Written by, Jennifer A. Wolff
(This is a true story and really happened. I was reminded of it when I ran across some web-sites. I immediately called my Mom, Dad, and Grandmother to make sure I didn’t leave anything out. I hope you enjoy it. This story is dedicated to my Mom, Grandpa, & Grandma Ramsey.)
I was 4 when they brought her home. She was a tiny bundle of cute fuzz, with a mask. She was bought from a local pet shop. When my Mom picked her out she was the smallest of the litter. The other raccoons were using her for a chew toy. They felt bad for her and bought her. In return for helping my Mom spay her and get her shots my Grandfather got to name her. He named her Strawberry. (I think she should have been named Rascal.) My mom would haul her around in a stocking cap. Whenever Mom would set her down the stocking cap moved and that would startle anyone who saw it.
Strawberry used to get into so much trouble. Whenever my parents had to leave they would lock her up in one of the bedrooms, along with food, water, and a place to relieve herself. She used to tear up her room when she got left at home; she hated being left behind. I remember hearing my mother tell her to get out of the cupboards, and she also used to raid the refrigerator. She loved it when Mom would make cookies. Peanut butter cookies were her favorite treat.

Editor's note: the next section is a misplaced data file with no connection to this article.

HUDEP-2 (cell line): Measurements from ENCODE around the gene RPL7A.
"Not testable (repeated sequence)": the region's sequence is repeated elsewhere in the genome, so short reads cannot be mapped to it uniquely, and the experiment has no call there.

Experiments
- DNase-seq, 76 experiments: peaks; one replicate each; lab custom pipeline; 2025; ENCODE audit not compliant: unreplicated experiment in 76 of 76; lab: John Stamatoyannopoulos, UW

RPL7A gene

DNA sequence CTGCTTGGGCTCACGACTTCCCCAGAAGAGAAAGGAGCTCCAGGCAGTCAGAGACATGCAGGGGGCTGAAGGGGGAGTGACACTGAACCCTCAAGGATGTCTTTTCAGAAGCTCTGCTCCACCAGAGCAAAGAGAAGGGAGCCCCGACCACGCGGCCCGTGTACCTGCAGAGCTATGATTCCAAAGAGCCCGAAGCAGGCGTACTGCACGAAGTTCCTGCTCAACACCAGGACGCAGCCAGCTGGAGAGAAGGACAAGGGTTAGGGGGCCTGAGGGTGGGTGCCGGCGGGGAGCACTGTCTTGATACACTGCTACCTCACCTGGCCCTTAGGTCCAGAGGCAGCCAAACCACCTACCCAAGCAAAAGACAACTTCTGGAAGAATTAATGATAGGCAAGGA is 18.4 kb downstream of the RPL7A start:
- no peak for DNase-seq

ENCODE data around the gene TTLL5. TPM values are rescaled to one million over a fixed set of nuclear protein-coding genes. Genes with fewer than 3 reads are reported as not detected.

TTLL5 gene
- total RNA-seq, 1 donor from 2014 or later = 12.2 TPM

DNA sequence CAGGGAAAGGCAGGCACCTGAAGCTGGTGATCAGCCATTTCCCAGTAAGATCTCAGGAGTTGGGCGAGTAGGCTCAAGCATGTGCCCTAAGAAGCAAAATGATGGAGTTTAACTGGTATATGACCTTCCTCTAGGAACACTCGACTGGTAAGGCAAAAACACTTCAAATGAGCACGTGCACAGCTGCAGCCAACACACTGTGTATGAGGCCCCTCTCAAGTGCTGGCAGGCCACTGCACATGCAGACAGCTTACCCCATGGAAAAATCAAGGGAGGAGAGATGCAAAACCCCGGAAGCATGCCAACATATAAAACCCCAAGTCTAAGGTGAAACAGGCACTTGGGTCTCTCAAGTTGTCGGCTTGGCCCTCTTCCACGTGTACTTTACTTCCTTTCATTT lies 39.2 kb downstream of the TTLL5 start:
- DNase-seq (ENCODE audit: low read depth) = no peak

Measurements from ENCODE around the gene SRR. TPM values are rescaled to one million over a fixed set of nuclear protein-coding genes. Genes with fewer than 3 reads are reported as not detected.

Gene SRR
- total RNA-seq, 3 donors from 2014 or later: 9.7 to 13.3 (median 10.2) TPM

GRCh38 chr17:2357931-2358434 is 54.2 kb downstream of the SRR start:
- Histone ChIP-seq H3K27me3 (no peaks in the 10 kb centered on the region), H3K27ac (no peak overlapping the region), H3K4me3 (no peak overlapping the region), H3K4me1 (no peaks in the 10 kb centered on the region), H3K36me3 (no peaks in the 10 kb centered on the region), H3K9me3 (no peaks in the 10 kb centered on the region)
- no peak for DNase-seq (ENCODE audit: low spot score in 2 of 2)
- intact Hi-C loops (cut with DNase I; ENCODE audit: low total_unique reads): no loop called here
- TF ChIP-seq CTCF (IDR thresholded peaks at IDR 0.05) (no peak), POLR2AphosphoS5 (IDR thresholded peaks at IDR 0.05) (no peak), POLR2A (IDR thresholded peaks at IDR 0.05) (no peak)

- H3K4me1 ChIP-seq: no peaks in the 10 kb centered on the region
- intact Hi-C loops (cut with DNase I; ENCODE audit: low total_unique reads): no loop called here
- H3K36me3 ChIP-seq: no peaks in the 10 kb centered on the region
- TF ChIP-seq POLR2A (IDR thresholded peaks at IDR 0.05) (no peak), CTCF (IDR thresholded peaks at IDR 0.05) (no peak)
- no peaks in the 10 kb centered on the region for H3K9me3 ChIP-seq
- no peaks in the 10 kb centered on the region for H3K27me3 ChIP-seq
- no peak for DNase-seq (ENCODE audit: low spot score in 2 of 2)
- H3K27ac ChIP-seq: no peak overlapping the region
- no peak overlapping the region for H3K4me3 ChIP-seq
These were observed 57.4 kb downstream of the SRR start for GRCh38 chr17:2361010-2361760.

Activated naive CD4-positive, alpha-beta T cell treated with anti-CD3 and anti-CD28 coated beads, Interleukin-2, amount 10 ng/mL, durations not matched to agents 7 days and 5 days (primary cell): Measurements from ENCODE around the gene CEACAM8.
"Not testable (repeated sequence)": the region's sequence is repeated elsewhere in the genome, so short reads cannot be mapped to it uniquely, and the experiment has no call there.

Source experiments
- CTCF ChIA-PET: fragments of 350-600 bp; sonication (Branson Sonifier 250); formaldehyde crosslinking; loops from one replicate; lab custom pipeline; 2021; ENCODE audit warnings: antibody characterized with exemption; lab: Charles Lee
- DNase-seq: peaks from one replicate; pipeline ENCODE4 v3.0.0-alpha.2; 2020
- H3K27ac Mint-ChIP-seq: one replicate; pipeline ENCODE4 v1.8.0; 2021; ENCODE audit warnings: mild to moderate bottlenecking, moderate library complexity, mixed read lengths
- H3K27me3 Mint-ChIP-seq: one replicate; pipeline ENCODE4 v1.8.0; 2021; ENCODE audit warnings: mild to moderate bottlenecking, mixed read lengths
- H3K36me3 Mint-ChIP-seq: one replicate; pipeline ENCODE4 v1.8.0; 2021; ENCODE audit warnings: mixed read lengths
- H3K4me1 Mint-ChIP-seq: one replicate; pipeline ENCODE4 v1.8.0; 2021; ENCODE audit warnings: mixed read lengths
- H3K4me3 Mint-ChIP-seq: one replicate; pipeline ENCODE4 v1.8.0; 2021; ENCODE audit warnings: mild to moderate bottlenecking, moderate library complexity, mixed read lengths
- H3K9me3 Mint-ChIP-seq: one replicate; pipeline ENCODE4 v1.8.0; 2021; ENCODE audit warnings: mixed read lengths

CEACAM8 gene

During the first spring we had her, my Aunt Susan, My Mother and I all went to the zoo. We took her along, but had to leave her in the car, in her pet carrier. When we came back from out trip through the zoo, she had gotten out of her carrier and we found the car all torn up. What a mess! She was one unhappy critter. One fall we brought her to my Grandparent’s house, in Cloudcroft, New Mexico. We had gone up to visit. It was shortly before my little sister Tiffany was born. My parents took Strawberry to Water Canyon in the Sacramento Mountains, to go camping with them. When Strawberry heard the water she got away from them and she still had her collar and leash on. They prayed that she’d come back, she did, so they took off her collar and unleashed her. They set her free. My mom missed her a lot and used to take cookies out to where she got away when she’d go to visit in the summer. The cookies were Strawberry’s favorite, of course, peanut butter.
Years later, my Grandmother was in a writer’s group. A couple that lived in Timburon, also in the Sacramento Mountains (They were also part of her writer’s group.) were there. They had a strange story to tell.
One day they were out by a waterfall. They spent the day out there with their Labs. All of a sudden during the daytime the raccoon showed up. Her husband had to tie up the dogs to keep them safe, but also so they wouldn’t harm the raccoon. (Raccoons don’t come out during the day, unless they are sick or have contracted rabies. They are normally nocturnal.) This raccoon was begging for cookies, and rubbing itself against her leg wanting to be petted. It was very puzzling behavior but the lady petted her any way. She figured out that the raccoon used to be someone’s pet. They left the raccoon there all alone. My family believes that this raccoon was Strawberry, at that point she was 10-11 years old. She had lived a good long life. It is sad when people get raccoons, because they cannot be tamed, some of the wild will always be there. My Aunt Susan bears a scar from Strawberry’s bite mark. They can never be permanent pets. Please do not keep them as pets. Please find a wildlife center that can take them and raise them right. Then they can be released back into the wild where they belong.